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<browser id="search" type="content-targetable" src="www.google.com">
</browser>

Javascript Code

// I am using script to set the property of browser element

var x=document.getElementById('search');

x.docshell.allowAuth="false"     // The code stops here

x.docshell.allowPlugin="false"   //This does not work
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When are you running that code? –  Wladimir Palant Jan 16 '12 at 12:33
    
I call the script using a function after creating the browser element.... However the script does not work at that point..... I think that some mozilla service is required for this function to work...... –  Dilletante Jan 16 '12 at 12:59
1  
[link] (developer.mozilla.org/en/XPCOM_Interface_Reference/nsIDocShell) This link is helpful....But I can not find the way to run this script –  Dilletante Jan 16 '12 at 13:07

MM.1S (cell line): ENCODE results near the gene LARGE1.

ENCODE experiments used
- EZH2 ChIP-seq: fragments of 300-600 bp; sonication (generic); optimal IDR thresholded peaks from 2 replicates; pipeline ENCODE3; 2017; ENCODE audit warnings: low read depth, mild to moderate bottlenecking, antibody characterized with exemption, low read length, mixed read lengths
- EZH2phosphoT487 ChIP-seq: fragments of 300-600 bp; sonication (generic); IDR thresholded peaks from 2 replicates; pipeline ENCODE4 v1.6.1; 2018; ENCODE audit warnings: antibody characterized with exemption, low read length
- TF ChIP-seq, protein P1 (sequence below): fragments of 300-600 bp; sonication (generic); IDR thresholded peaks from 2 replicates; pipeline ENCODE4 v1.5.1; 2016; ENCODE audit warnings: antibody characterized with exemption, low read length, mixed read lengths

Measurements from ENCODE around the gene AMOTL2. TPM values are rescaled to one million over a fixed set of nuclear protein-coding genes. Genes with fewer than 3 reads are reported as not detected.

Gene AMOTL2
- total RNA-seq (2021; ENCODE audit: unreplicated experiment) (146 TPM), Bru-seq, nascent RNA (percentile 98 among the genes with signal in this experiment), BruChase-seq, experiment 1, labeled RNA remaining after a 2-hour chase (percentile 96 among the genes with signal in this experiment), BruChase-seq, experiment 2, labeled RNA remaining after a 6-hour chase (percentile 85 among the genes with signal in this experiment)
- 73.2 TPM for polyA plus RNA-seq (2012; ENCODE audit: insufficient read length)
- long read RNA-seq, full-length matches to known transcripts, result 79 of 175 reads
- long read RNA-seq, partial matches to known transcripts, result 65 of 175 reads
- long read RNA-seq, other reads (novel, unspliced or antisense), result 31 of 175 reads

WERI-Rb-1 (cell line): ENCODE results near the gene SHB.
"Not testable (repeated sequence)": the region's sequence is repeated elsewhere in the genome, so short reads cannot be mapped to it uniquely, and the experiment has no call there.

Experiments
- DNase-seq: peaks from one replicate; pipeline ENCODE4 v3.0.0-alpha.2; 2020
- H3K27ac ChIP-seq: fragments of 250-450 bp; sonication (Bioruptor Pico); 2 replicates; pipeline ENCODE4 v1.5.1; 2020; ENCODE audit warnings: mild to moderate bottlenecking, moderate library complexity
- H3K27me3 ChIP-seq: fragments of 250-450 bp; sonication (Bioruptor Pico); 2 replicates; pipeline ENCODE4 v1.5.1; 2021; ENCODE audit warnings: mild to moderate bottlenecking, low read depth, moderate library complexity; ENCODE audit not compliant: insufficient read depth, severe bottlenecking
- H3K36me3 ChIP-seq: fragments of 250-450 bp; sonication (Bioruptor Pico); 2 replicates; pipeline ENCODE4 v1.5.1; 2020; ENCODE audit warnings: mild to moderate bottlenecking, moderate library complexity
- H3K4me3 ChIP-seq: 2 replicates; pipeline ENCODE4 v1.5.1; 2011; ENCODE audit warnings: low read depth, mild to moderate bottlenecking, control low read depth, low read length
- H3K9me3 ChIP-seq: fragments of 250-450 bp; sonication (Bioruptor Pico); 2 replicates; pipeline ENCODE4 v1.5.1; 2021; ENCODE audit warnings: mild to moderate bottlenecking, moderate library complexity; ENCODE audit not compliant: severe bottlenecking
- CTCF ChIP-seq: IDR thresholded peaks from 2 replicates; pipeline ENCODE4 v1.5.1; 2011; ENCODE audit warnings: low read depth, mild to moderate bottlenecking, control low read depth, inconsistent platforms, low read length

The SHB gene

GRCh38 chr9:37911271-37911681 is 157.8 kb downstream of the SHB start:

Btw, Firefox has an Error Console - you should look up the error rather than saying "the code stops here". –  Wladimir Palant Jan 16 '12 at 13:25

1 Answer 1

up vote 0 down vote accepted

As with many XUL tags, the <browser> tag isn't inherently "special" - the "special" functionality is added by XBL. The important thing is that XBL bindings are added via CSS rules and for these CSS rules to apply the element has to be inserted into the document. So it is important to insert the element first and only access the special properties after that. Of course, in this case some asynchronous initialization might be required as well so you better do something like:

var browser = document.createElement(browser);
parent.appendChild(browser);
window.setTimeout(initBrowser, 0);

function initBrowser()
{
  x.docShell.allowAuth = false;
  ...
  browser.loadURI("...", null, null);
}

Note that it's docShell (your example used wrong captalization) and that allowAuth is a boolean, not a string.

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